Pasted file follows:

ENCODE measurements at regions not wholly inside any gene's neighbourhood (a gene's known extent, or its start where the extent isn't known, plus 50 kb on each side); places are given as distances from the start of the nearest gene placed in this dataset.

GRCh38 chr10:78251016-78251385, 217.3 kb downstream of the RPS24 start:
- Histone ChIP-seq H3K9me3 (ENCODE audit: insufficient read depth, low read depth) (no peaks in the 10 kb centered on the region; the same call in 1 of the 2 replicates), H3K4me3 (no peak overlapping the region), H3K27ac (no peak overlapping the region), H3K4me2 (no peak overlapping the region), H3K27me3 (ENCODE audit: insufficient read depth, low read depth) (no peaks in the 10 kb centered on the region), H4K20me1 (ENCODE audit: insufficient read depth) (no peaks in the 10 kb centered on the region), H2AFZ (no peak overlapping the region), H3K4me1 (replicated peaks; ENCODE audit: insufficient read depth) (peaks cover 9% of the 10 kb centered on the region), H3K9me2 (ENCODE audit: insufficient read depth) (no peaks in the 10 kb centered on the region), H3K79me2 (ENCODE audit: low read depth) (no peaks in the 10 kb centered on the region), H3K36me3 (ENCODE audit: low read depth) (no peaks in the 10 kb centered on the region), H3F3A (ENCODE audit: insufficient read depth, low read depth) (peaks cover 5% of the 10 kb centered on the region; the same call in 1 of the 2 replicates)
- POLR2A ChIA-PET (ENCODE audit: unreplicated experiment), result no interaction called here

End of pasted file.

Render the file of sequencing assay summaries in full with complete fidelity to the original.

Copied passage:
ENCODE measurements at regions not wholly inside any gene's neighbourhood (a gene's known extent, or its start where the extent isn't known, plus 50 kb on each side); places are given as distances from the start of the nearest gene placed in this dataset.

GRCh38 chr10:78251016-78251385, 217.3 kb downstream of the RPS24 start:
- Histone ChIP-seq H3K9me3 (ENCODE audit: insufficient read depth, low read depth) (no peaks in the 10 kb centered on the region; the same call in 1 of the 2 replicates), H3K4me3 (no peak overlapping the region), H3K27ac (no peak overlapping the region), H3K4me2 (no peak overlapping the region), H3K27me3 (ENCODE audit: insufficient read depth, low read depth) (no peaks in the 10 kb centered on the region), H4K20me1 (ENCODE audit: insufficient read depth) (no peaks in the 10 kb centered on the region), H2AFZ (no peak overlapping the region), H3K4me1 (replicated peaks; ENCODE audit: insufficient read depth) (peaks cover 9% of the 10 kb centered on the region), H3K9me2 (ENCODE audit: insufficient read depth) (no peaks in the 10 kb centered on the region), H3K79me2 (ENCODE audit: low read depth) (no peaks in the 10 kb centered on the region), H3K36me3 (ENCODE audit: low read depth) (no peaks in the 10 kb centered on the region), H3F3A (ENCODE audit: insufficient read depth, low read depth) (peaks cover 5% of the 10 kb centered on the region; the same call in 1 of the 2 replicates)
- POLR2A ChIA-PET (ENCODE audit: unreplicated experiment), result no interaction called here